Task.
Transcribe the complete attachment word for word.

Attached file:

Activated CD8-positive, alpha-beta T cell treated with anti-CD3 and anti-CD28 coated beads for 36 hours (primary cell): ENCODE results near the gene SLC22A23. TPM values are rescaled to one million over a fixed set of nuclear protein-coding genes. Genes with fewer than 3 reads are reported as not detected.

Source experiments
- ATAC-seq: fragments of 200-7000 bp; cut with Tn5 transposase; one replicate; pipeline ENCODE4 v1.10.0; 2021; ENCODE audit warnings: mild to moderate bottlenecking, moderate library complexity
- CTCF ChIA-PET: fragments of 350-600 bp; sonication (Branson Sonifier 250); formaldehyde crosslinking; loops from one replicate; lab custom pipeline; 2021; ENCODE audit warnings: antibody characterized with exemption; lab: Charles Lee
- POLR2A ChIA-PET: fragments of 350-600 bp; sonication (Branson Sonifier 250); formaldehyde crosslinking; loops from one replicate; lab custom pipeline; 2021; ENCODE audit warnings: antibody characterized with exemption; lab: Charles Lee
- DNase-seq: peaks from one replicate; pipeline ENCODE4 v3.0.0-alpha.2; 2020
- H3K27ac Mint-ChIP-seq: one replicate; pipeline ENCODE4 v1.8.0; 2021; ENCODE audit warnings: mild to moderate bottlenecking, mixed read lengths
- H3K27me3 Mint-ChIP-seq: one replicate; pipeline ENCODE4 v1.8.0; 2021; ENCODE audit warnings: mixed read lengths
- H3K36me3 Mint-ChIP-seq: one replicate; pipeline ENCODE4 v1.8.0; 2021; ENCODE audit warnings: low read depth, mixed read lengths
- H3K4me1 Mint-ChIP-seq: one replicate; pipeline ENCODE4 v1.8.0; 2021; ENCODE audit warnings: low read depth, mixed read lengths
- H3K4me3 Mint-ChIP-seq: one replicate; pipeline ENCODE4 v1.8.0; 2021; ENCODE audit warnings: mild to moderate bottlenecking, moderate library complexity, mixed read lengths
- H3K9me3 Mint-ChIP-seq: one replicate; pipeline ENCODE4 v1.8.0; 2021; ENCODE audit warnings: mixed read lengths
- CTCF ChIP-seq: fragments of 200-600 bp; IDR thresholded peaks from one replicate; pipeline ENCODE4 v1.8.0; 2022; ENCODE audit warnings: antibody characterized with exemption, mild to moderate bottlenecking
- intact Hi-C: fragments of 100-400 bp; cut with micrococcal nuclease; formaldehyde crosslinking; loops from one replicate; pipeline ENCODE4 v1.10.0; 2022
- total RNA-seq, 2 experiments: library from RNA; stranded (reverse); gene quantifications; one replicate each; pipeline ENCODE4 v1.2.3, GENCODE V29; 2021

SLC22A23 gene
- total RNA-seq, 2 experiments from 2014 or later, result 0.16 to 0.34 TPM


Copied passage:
Activated CD8-positive, alpha-beta T cell treated with anti-CD3 and anti-CD28 coated beads for 36 hours (primary cell): ENCODE results near the gene SLC22A23. TPM values are rescaled to one million over a fixed set of nuclear protein-coding genes. Genes with fewer than 3 reads are reported as not detected.

Source experiments
- ATAC-seq: fragments of 200-7000 bp; cut with Tn5 transposase; one replicate; pipeline ENCODE4 v1.10.0; 2021; ENCODE audit warnings: mild to moderate bottlenecking, moderate library complexity
- CTCF ChIA-PET: fragments of 350-600 bp; sonication (Branson Sonifier 250); formaldehyde crosslinking; loops from one replicate; lab custom pipeline; 2021; ENCODE audit warnings: antibody characterized with exemption; lab: Charles Lee
- POLR2A ChIA-PET: fragments of 350-600 bp; sonication (Branson Sonifier 250); formaldehyde crosslinking; loops from one replicate; lab custom pipeline; 2021; ENCODE audit warnings: antibody characterized with exemption; lab: Charles Lee
- DNase-seq: peaks from one replicate; pipeline ENCODE4 v3.0.0-alpha.2; 2020
- H3K27ac Mint-ChIP-seq: one replicate; pipeline ENCODE4 v1.8.0; 2021; ENCODE audit warnings: mild to moderate bottlenecking, mixed read lengths
- H3K27me3 Mint-ChIP-seq: one replicate; pipeline ENCODE4 v1.8.0; 2021; ENCODE audit warnings: mixed read lengths
- H3K36me3 Mint-ChIP-seq: one replicate; pipeline ENCODE4 v1.8.0; 2021; ENCODE audit warnings: low read depth, mixed read lengths
- H3K4me1 Mint-ChIP-seq: one replicate; pipeline ENCODE4 v1.8.0; 2021; ENCODE audit warnings: low read depth, mixed read lengths
- H3K4me3 Mint-ChIP-seq: one replicate; pipeline ENCODE4 v1.8.0; 2021; ENCODE audit warnings: mild to moderate bottlenecking, moderate library complexity, mixed read lengths
- H3K9me3 Mint-ChIP-seq: one replicate; pipeline ENCODE4 v1.8.0; 2021; ENCODE audit warnings: mixed read lengths
- CTCF ChIP-seq: fragments of 200-600 bp; IDR thresholded peaks from one replicate; pipeline ENCODE4 v1.8.0; 2022; ENCODE audit warnings: antibody characterized with exemption, mild to moderate bottlenecking
- intact Hi-C: fragments of 100-400 bp; cut with micrococcal nuclease; formaldehyde crosslinking; loops from one replicate; pipeline ENCODE4 v1.10.0; 2022
- total RNA-seq, 2 experiments: library from RNA; stranded (reverse); gene quantifications; one replicate each; pipeline ENCODE4 v1.2.3, GENCODE V29; 2021

SLC22A23 gene
- total RNA-seq, 2 experiments from 2014 or later, result 0.16 to 0.34 TPM